Late payment and debt collection are regrettable but inevitable aspects of business life that are likely to continue for the foreseeable future; the debt recovery process is not one that any supplier wants to find itself caught up in.
Suppliers are understandably fearful of tainting their customer relationships and Lovetts works hard on behalf of its clients to protect theserelationships during any debt collection process in which we are instructed.
However, we also know that the best way to protect client relationships and keep cash flowing is to avoid issues of late payment from the outset. That's why in addition to the battery of free content we provide to help with this we also believe that a new service called The Prompt Payment Directory has the potential to make a significant impact in this area.
The Prompt Payment Directory is an online platform that helps UK business mitigate the problems of late payment by collecting and redistributing crowdsourced contextual data around individual instances of late payment. The two key elements here are 'crowdsourced' and 'context'.
By crowdsourcing data from suppliers this means that instead of relying on debtors to report on their payment practices suppliers become the primary source of data and in doing so take back control of the situation. In exchange for posting their first notice on the directory contributors receive their first 12 subscription for free.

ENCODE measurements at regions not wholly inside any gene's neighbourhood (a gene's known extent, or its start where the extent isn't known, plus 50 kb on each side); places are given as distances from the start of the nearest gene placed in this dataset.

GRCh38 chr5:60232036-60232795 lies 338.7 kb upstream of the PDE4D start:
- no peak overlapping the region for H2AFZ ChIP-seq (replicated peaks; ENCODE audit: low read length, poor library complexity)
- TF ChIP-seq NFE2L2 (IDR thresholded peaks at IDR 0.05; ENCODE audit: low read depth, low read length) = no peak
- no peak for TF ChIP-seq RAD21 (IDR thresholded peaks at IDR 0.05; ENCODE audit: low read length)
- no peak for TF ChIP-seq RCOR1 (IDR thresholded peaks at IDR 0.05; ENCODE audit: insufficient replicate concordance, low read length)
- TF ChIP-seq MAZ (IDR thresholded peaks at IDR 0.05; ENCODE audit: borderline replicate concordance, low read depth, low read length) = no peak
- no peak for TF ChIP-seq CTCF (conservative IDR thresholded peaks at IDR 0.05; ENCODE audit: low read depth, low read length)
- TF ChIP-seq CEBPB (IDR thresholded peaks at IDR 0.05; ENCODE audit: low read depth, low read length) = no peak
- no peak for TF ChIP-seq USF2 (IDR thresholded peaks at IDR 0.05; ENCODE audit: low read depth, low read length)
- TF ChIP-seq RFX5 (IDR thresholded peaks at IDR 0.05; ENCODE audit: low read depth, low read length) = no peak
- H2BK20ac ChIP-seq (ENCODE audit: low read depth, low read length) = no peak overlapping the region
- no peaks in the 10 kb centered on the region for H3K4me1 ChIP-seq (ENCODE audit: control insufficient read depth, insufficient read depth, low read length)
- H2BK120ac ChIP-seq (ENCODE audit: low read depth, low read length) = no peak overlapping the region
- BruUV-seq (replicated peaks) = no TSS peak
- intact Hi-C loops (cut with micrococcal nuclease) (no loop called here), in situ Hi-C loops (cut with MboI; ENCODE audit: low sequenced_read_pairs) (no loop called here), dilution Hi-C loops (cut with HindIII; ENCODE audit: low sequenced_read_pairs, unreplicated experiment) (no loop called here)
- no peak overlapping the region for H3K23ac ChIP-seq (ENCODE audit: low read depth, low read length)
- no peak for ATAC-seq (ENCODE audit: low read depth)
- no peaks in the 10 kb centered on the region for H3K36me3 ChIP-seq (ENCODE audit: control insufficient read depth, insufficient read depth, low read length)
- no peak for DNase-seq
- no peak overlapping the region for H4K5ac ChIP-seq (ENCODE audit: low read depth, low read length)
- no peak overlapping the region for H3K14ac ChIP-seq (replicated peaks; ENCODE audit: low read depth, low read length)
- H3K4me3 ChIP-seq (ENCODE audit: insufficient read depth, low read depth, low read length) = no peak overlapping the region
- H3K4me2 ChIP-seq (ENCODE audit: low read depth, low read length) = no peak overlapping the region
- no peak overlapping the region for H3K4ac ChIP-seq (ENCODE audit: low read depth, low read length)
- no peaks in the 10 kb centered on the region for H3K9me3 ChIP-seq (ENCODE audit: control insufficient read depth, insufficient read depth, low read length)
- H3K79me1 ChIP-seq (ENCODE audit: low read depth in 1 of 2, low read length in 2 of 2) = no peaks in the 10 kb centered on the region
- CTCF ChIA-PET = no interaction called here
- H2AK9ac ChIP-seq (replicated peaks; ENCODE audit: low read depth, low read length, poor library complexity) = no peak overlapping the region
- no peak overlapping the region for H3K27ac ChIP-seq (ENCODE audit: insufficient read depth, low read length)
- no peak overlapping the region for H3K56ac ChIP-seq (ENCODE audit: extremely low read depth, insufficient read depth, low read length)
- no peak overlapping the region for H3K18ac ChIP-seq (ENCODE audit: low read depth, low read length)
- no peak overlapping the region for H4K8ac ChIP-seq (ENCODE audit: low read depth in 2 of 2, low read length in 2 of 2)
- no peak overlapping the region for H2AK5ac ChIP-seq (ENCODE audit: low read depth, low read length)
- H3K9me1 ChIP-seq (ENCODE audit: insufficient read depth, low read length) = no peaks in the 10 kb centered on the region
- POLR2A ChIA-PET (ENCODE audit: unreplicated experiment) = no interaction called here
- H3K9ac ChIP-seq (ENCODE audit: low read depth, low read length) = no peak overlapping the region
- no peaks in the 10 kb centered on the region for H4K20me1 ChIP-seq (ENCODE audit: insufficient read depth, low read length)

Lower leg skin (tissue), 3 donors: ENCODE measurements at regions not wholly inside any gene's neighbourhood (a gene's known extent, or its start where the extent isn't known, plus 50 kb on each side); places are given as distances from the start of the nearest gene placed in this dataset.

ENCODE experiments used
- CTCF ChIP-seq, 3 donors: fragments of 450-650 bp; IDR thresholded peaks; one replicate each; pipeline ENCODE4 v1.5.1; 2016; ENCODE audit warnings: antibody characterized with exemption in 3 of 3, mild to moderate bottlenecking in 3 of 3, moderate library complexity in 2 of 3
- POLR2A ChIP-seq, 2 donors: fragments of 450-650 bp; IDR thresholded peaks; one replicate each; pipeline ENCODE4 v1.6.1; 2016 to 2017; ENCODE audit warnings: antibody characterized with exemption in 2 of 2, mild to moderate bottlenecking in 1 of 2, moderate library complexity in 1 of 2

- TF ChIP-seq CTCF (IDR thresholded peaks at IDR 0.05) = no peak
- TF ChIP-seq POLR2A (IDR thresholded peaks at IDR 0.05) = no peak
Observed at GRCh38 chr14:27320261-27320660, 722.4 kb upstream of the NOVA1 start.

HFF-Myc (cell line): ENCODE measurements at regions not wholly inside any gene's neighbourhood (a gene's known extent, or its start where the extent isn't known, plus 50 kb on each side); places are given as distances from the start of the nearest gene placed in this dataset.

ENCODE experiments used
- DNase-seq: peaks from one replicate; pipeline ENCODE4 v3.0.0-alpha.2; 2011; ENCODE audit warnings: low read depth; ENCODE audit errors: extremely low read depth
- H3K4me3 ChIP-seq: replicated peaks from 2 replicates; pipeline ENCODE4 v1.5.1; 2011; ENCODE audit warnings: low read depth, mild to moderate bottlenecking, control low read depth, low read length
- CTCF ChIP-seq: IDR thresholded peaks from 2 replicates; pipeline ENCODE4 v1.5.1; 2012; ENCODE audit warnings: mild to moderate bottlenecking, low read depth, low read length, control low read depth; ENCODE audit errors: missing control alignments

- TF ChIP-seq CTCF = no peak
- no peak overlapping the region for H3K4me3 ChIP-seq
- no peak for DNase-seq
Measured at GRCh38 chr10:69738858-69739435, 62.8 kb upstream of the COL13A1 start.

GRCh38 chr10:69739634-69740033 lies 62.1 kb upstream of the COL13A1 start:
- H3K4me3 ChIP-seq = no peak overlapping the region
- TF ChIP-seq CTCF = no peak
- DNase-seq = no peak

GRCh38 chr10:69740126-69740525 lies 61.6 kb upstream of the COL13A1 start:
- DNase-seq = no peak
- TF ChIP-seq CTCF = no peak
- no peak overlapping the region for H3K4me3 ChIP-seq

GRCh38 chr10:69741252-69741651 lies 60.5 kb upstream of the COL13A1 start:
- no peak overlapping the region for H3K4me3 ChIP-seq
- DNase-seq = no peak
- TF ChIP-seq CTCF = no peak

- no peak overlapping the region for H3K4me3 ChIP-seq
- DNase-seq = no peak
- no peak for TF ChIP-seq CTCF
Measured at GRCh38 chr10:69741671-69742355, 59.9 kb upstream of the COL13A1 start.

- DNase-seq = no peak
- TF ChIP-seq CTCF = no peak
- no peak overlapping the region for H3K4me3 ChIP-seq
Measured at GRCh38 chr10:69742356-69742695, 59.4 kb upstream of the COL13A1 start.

Data is submitted via a form and contributors are asked to give a reason as to why they were paid late. These will generally be the explanation provided by the debtor. This provides the vital context.
Subscribers to the service, including all contributors, will benefit from this pool of knowledge as it grows because it will help them understand more about their potential customers and thus know which questions to ask in order to avoid being paid late.
Don't 'Name and Shame', do 'Share and Declare'
While The Prompt Payment Directory permits contributors to post notices anonymously it does so only to protect those much valued customer relationships.
The site does not permit contributors to run amok by posting what they like and submissions can only be made by a carefully structured closed format form which minimises abuse.
Additionally contributors have full control and are free to delete their submissions at any time.
The aggregated data is not on public display and it is only accessible to contributors and subscribers.
It's clear to see how this service has the potential to genuinely deliver on the promise of greater transparency which the business community has been clamouring for, but to do so suppliers need to wrest back control of the narrative by becoming the primary source of data and not leaving this to the debtors.
Ultimately this process can be good for both suppliers and debtors that genuinely also want to see change.